Word.Tips.Net WordTips (Menu Interface)

Adding Ampersands to Custom Dictionaries

Please Note: This article is written for users of the following Microsoft Word versions: 97, 2000, 2002, and 2003. If you are using a later version (Word 2007 or later), this tip may not work for you. For a version of this tip written specifically for later versions of Word, click here: Adding Ampersands to Custom Dictionaries.

Richard is using the corporate name "at&t" in a document. Word does not like the lowercase name and wants to capitalize it. The wavy green line indicates a grammar issue, and Richard cannot find a way to fix this. He tried editing the custom dictionary but the dictionary would not accept words with ampersands.

It could be that Word kept suggesting capitalizing the name because it really should be capitalized. While the letters "at&t" are used in lowercase in some advertising for the corporate behemoth, it appears that the name really is uppercase. (See the www.att.com Website for examples of this.)

That being said, if you really want to make the letters lowercase without getting any notation that this is incorrect, there are a couple of things you can try. First, and perhaps easiest, is to simply add the letters to the dictionary. Don't do it by trying to add the letters directly, but instead type them in the document, do a spell check, and when the letters are displayed as an error, try to add them at that point. This approach lets Word deal with how the letters should be specifically added to the dictionary.

If this doesn't work for some reason, you can employ AutoCorrect to help you out. Follow these general steps:

  1. Type "at&t" (without the quotes) and select it.
  2. Mark the selection so that it is not checked for spelling or grammar.
  3. With the "at&t" still selected, display the AutoCorrect tab of the AutoCorrect dialog box. (See Figure 1.) (You are going to create a new AuotCorrect entry.) The selected text should be displayed in the Replace With box.
  4. Figure 1. The AutoCorrect tab of the AutoCorrect dialog box.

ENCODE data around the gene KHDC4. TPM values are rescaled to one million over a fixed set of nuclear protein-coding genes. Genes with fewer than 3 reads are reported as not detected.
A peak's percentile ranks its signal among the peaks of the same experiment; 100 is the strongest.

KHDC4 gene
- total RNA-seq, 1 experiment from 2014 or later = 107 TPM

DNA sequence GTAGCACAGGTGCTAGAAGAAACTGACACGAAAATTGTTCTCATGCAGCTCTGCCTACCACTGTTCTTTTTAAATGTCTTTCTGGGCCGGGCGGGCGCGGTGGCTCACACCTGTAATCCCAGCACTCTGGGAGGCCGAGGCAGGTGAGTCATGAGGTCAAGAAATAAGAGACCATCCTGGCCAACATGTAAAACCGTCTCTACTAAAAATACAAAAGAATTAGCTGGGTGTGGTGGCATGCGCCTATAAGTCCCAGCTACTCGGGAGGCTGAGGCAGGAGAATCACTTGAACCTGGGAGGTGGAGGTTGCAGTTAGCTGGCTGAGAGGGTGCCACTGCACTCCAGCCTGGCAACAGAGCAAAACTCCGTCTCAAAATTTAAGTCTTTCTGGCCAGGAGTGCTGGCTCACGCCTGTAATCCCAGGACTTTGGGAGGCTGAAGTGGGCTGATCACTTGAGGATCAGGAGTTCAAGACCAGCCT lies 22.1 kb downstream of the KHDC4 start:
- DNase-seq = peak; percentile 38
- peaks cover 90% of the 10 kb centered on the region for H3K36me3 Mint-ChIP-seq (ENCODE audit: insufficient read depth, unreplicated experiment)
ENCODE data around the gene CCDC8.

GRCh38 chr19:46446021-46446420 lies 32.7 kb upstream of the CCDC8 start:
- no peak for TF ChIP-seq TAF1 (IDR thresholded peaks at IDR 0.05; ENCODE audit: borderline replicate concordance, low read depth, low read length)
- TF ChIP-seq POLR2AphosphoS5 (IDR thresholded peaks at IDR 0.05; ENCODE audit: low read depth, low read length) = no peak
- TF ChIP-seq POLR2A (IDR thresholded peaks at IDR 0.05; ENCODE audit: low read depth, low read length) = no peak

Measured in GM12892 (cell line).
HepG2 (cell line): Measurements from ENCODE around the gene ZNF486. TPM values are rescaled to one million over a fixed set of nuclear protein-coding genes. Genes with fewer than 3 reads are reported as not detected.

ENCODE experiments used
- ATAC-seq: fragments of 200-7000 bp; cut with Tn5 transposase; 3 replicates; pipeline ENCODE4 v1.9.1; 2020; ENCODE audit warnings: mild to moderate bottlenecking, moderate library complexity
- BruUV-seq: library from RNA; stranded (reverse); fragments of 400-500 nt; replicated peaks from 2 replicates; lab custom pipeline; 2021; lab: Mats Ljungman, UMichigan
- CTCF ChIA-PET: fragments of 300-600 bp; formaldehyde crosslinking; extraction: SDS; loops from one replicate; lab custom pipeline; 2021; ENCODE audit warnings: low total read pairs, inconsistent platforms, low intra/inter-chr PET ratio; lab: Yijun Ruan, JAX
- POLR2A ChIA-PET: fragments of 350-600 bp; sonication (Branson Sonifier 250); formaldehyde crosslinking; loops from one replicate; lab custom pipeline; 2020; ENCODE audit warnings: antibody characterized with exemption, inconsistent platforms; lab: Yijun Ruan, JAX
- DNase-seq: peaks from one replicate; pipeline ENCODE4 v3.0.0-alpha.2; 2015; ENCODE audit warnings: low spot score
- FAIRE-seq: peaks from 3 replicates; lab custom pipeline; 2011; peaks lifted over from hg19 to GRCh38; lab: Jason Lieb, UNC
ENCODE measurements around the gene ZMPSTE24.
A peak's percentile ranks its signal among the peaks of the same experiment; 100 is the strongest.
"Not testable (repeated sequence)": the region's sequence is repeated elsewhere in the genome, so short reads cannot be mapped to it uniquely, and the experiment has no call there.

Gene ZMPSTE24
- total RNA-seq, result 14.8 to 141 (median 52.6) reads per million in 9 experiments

5. In the Replace box, enter "at&t", without the quotes.
  6. Click the Formatted Text radio button. It is important that this radio button be selected.
  7. Click the Add button to create the AutoCorrect entry, and then close the dialog box.

Now, when you type at&t, AutoCorrect kicks in and replaces the letters with the formatted version. How are they formatted? To ignore spelling and grammar checks, so the wavy underlines never appear.

WordTips is your source for cost-effective Microsoft Word training. (Microsoft Word is the most popular word processing software in the world.) This tip (518) applies to Microsoft Word 97, 2000, 2002, and 2003. You can find a version of this tip for the ribbon interface of Word (Word 2007 and later) here: Adding Ampersands to Custom Dictionaries.

Related Tips:

The First and Last Word on Word! Bestselling For Dummies author Dan Gookin puts his usual fun and friendly candor back to work to show you how to navigate Word 2013. Spend more time working and less time trying to figure it all out! Check out Word 2013 For Dummies today!


Leave your own comment:

  Notify me about new comments ONLY FOR THIS TIP
Notify me about new comments ANYWHERE ON THIS SITE
Hide my email address
*What is 5+3 (To prevent automated submissions and spam.)
           Commenting Terms

Comments for this tip:

There are currently no comments for this tip. (Be the first to leave your comment—just use the simple form above!)

Our Company

Sharon Parq Associates, Inc.

About Tips.Net

Contact Us


Advertise with Us

Our Privacy Policy

Our Sites


Beauty and Style




DriveTips (Google Drive)

ExcelTips (Excel 97–2003)

ExcelTips (Excel 2007–2016)



Home Improvement

Money and Finances


Pests and Bugs

Pets and Animals

WindowsTips (Microsoft Windows)

WordTips (Word 97–2003)

WordTips (Word 2007–2016)

Our Products

Helpful E-books

Newsletter Archives


Excel Products

Word Products

Our Authors

Author Index

Write for Tips.Net

Copyright © 2016 Sharon Parq Associates, Inc.